With the Victoria Day long weekend almost upon us, now is a lovely time to host a traditional Victorian Afternoon Tea-tasting Party infused with a modern twist. We’ll invite the gentlemen, of course.
Modernity aside, because a big part of the ambience of afternoon tea lay in the requisite apparel of the times, to set the mood consider asking guests to dress up Victorian style.
According to Gemini-Award-winner, Alex Reda, the chief costume designer for the CBC’s hit Victoria-era drama, Murdoch Mysteries, a costume party will turn the occasion into more of an event. “In Victorian times, people knew what they should look like and what they had to wear, and while it’s great that now we can make choices and not be judged, the costumes of the era will take you back to a simpler, more romantic time.”
Garb also helps folks get into character.
“It’s amazing how a bit player or a lead actor will walk in for a fitting and they’re in shorts and a t-shirt, say, and they’re all slouched. But then, just the process of putting on the costume, beginning with the undergarments, changes the way they stand, the way they breath, the way they hold their head.”
Easy ways to pull off a Victorian look without heading to a costume rental store include: for women, a straw hat with ribbon; lacy blouse; ankle-length skirt; wrist-length gloves; granny boots or for those who wish to go all out – or all in, rather -- a corset, bum pad and stockings. For men, a linen 3-piece striped or light coloured suit, a bowtie or plaid tie, a straw boater hat or motoring cap, and a walking stick.
The actual tasting portion of your party features tea as the star and should be held at the beginning of the party. Hartwick, who hosts public tastings and has lent her expertise into the development of our tea-tasting scorecards, suggests trying five types: black, white, green, oolong and pu-erh. You’ll need five large teapots and one teacup per guest so ask friends to raid their china cabinets and bring along a few heirlooms passed down from their grandmothers or moms. After the tasting, invite guests to grab a cup of their favourite and see how it pairs with the assortment of scones, sandwiches and sweets you’ve set out.
Recipe-wise, included are three to get you started: Empress Scones contributed by the Empress, and the King Eddy’s Coronation Chicken Salad Sandwich as well as the pudding (what the Brits sometimes call dessert), Lemon Posset with Muddled Bumbleberries. For additional sandwiches, you don’t have to reinvent the pinwheel -- classics such as egg salad, or cucumber and cream cheese for our go-meatless friends, cut into small rectangles, will do. For additional sweets, whip up a batch of squares and cut them into bite-size pieces. Or, as Chef Schick suggests, “Make one or two baked goods yourself and then go buy the rest. Once you put them together on a plate everyone will think you made them all.”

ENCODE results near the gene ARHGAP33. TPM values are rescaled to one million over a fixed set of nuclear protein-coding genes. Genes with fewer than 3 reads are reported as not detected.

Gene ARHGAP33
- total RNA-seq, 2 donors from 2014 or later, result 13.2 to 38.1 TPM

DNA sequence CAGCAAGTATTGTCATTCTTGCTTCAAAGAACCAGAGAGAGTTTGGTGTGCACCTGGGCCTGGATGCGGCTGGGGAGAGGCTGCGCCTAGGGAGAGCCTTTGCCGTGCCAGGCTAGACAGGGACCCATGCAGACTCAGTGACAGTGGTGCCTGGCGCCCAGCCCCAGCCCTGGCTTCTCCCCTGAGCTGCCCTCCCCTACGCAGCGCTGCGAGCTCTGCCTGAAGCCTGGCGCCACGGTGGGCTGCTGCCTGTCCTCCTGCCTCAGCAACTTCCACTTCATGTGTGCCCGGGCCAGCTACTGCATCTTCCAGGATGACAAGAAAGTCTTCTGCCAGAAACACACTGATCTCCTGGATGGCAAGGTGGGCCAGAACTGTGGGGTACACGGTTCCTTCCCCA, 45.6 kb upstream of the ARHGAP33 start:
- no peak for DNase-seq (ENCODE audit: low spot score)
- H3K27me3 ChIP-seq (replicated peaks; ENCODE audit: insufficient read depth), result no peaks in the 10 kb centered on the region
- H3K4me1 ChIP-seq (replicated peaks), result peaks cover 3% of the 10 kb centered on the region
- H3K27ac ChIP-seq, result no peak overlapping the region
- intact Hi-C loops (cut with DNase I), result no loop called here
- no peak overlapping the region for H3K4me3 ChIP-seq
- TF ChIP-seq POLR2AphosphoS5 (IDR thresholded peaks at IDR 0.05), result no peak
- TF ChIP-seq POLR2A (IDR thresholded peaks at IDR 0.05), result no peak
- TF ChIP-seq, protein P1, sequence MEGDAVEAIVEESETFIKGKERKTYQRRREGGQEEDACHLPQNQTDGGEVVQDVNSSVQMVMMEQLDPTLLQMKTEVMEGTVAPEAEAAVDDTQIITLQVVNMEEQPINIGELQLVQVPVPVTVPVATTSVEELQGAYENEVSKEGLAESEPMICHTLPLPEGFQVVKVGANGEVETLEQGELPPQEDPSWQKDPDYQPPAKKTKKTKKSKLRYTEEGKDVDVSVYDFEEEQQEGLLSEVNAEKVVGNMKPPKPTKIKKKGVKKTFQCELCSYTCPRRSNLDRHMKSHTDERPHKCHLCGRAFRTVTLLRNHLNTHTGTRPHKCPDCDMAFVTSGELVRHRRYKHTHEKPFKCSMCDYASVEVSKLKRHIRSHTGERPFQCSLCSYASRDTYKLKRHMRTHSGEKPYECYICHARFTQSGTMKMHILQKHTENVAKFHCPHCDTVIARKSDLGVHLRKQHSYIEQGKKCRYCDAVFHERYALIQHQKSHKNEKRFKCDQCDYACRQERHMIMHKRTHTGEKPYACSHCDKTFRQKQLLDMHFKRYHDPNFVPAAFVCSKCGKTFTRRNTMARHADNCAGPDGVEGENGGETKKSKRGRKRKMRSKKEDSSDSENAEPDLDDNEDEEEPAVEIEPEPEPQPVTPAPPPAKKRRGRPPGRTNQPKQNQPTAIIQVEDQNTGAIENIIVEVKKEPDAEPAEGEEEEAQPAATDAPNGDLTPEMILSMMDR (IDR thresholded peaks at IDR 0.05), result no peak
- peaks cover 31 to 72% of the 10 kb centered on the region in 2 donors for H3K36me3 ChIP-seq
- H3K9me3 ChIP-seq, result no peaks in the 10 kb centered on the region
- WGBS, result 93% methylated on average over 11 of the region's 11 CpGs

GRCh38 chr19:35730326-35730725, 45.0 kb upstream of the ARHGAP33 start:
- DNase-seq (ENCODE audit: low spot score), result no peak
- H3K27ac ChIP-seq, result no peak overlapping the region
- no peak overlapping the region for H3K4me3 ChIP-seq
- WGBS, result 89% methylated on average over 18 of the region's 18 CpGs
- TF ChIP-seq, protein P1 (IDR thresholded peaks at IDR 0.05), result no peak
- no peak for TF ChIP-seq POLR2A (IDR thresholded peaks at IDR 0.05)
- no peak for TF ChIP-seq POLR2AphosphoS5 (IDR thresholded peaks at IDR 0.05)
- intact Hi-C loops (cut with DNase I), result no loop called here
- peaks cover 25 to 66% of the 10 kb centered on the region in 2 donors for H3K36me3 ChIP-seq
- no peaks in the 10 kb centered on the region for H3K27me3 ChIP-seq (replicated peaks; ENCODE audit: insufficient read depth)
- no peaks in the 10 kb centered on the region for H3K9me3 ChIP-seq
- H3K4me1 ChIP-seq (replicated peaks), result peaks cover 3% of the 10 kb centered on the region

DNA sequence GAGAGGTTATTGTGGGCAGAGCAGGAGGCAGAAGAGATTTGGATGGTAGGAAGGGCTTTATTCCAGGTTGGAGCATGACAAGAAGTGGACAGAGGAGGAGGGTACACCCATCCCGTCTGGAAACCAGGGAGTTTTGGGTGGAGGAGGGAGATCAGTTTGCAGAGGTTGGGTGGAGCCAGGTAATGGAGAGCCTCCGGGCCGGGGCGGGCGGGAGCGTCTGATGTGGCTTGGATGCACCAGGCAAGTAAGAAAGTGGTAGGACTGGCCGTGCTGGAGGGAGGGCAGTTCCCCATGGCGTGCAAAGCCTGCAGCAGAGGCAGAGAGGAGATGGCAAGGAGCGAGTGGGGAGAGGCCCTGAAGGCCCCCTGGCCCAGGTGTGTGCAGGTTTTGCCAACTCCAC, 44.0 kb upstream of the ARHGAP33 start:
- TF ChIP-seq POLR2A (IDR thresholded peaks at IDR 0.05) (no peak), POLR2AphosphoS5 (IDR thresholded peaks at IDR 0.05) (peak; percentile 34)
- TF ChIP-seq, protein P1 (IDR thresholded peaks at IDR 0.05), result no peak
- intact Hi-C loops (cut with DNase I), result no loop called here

Music matters so although classical is soothing for the tasting, afterward, step it up a notch with big-band tunes or anything lively. Afternoon tea dances were also a rage, at which, to the sounds of a live orchestra, couples danced the afternoon away. To encourage such behavior, along with beer serve plenty of sparkling wine as well as cocktails infused with tea. No need for your party to be prim and proper -- to Victorians, nothing was more delicious than a scandal.
What you’ll need:
· 5 different types of loose tea leaves – 50 grams each of black, white, green, oolong and pu-erh
· 5 teapots (6- or 8-cup pots serve 12 to 16 tastings)
· 5 saucers on which to display dry and wet tea leaves
· One teacup per guest + 1 teaspoon per guest
· A few 3-tier plate stands or serving platters
· Appetizer plates and napkins
· Your prettiest milk & sugar set
· Milk, and sugar cubes for tea
· Jam and Devonshire cream for scones + spreader knives for serving
· 1 pen plus 5 scorecards (one for each tea) per guest (download PDF from everythingzoomer.com)
· A large bowl or bucket or nearby sink in which to dump any leftover tea between tastings
Set Up and Ambience